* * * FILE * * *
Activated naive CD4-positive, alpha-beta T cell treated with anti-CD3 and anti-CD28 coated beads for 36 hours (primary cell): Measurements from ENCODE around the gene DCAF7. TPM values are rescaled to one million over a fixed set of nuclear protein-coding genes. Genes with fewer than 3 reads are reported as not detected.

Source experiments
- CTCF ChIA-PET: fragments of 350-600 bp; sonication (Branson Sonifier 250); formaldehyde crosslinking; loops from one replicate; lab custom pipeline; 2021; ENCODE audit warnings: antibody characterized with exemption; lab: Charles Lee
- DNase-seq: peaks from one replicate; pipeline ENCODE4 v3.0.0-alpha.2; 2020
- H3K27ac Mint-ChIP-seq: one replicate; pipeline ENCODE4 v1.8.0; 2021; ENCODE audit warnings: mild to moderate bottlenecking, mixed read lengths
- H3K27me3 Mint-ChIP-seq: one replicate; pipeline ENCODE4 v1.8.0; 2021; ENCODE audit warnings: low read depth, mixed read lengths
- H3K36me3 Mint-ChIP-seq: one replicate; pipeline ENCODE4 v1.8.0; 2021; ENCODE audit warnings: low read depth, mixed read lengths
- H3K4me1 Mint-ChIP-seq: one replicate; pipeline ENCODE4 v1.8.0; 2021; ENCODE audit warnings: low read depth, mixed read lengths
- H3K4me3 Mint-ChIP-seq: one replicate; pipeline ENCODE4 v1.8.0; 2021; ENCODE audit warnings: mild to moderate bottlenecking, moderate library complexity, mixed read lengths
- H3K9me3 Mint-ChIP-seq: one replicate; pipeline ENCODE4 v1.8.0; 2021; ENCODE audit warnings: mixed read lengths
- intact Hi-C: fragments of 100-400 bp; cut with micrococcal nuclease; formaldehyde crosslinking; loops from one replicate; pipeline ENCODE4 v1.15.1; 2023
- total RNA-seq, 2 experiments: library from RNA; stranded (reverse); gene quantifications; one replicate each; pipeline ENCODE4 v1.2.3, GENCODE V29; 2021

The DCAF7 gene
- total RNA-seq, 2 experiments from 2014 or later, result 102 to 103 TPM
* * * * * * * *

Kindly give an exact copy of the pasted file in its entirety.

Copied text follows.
Activated naive CD4-positive, alpha-beta T cell treated with anti-CD3 and anti-CD28 coated beads for 36 hours (primary cell): Measurements from ENCODE around the gene DCAF7. TPM values are rescaled to one million over a fixed set of nuclear protein-coding genes. Genes with fewer than 3 reads are reported as not detected.

Source experiments
- CTCF ChIA-PET: fragments of 350-600 bp; sonication (Branson Sonifier 250); formaldehyde crosslinking; loops from one replicate; lab custom pipeline; 2021; ENCODE audit warnings: antibody characterized with exemption; lab: Charles Lee
- DNase-seq: peaks from one replicate; pipeline ENCODE4 v3.0.0-alpha.2; 2020
- H3K27ac Mint-ChIP-seq: one replicate; pipeline ENCODE4 v1.8.0; 2021; ENCODE audit warnings: mild to moderate bottlenecking, mixed read lengths
- H3K27me3 Mint-ChIP-seq: one replicate; pipeline ENCODE4 v1.8.0; 2021; ENCODE audit warnings: low read depth, mixed read lengths
- H3K36me3 Mint-ChIP-seq: one replicate; pipeline ENCODE4 v1.8.0; 2021; ENCODE audit warnings: low read depth, mixed read lengths
- H3K4me1 Mint-ChIP-seq: one replicate; pipeline ENCODE4 v1.8.0; 2021; ENCODE audit warnings: low read depth, mixed read lengths
- H3K4me3 Mint-ChIP-seq: one replicate; pipeline ENCODE4 v1.8.0; 2021; ENCODE audit warnings: mild to moderate bottlenecking, moderate library complexity, mixed read lengths
- H3K9me3 Mint-ChIP-seq: one replicate; pipeline ENCODE4 v1.8.0; 2021; ENCODE audit warnings: mixed read lengths
- intact Hi-C: fragments of 100-400 bp; cut with micrococcal nuclease; formaldehyde crosslinking; loops from one replicate; pipeline ENCODE4 v1.15.1; 2023
- total RNA-seq, 2 experiments: library from RNA; stranded (reverse); gene quantifications; one replicate each; pipeline ENCODE4 v1.2.3, GENCODE V29; 2021

The DCAF7 gene
- total RNA-seq, 2 experiments from 2014 or later, result 102 to 103 TPM